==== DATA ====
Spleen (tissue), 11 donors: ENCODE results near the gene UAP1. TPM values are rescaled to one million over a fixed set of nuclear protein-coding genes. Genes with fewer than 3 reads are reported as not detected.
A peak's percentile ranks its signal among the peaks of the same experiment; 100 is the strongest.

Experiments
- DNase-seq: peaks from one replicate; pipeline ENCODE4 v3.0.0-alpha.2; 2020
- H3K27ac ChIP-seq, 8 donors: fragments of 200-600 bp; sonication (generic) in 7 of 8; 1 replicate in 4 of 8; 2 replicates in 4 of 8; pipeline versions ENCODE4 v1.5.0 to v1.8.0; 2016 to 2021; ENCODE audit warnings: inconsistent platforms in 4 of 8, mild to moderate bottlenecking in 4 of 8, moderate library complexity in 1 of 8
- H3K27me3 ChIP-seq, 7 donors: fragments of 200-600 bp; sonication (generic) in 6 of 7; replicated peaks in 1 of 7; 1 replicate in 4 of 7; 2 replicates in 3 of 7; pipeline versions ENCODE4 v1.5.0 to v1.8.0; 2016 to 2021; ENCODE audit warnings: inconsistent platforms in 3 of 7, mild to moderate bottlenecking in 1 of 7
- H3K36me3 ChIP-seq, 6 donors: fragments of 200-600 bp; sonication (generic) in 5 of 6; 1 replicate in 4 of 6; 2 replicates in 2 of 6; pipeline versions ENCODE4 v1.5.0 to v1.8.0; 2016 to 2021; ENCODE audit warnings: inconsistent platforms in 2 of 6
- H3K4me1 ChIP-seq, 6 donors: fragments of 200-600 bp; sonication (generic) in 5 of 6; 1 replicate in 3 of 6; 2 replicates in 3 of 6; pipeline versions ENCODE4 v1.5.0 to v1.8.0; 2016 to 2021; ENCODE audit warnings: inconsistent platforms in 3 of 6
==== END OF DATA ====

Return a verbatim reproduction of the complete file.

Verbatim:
Spleen (tissue), 11 donors: ENCODE results near the gene UAP1. TPM values are rescaled to one million over a fixed set of nuclear protein-coding genes. Genes with fewer than 3 reads are reported as not detected.
A peak's percentile ranks its signal among the peaks of the same experiment; 100 is the strongest.

Experiments
- DNase-seq: peaks from one replicate; pipeline ENCODE4 v3.0.0-alpha.2; 2020
- H3K27ac ChIP-seq, 8 donors: fragments of 200-600 bp; sonication (generic) in 7 of 8; 1 replicate in 4 of 8; 2 replicates in 4 of 8; pipeline versions ENCODE4 v1.5.0 to v1.8.0; 2016 to 2021; ENCODE audit warnings: inconsistent platforms in 4 of 8, mild to moderate bottlenecking in 4 of 8, moderate library complexity in 1 of 8
- H3K27me3 ChIP-seq, 7 donors: fragments of 200-600 bp; sonication (generic) in 6 of 7; replicated peaks in 1 of 7; 1 replicate in 4 of 7; 2 replicates in 3 of 7; pipeline versions ENCODE4 v1.5.0 to v1.8.0; 2016 to 2021; ENCODE audit warnings: inconsistent platforms in 3 of 7, mild to moderate bottlenecking in 1 of 7
- H3K36me3 ChIP-seq, 6 donors: fragments of 200-600 bp; sonication (generic) in 5 of 6; 1 replicate in 4 of 6; 2 replicates in 2 of 6; pipeline versions ENCODE4 v1.5.0 to v1.8.0; 2016 to 2021; ENCODE audit warnings: inconsistent platforms in 2 of 6
- H3K4me1 ChIP-seq, 6 donors: fragments of 200-600 bp; sonication (generic) in 5 of 6; 1 replicate in 3 of 6; 2 replicates in 3 of 6; pipeline versions ENCODE4 v1.5.0 to v1.8.0; 2016 to 2021; ENCODE audit warnings: inconsistent platforms in 3 of 6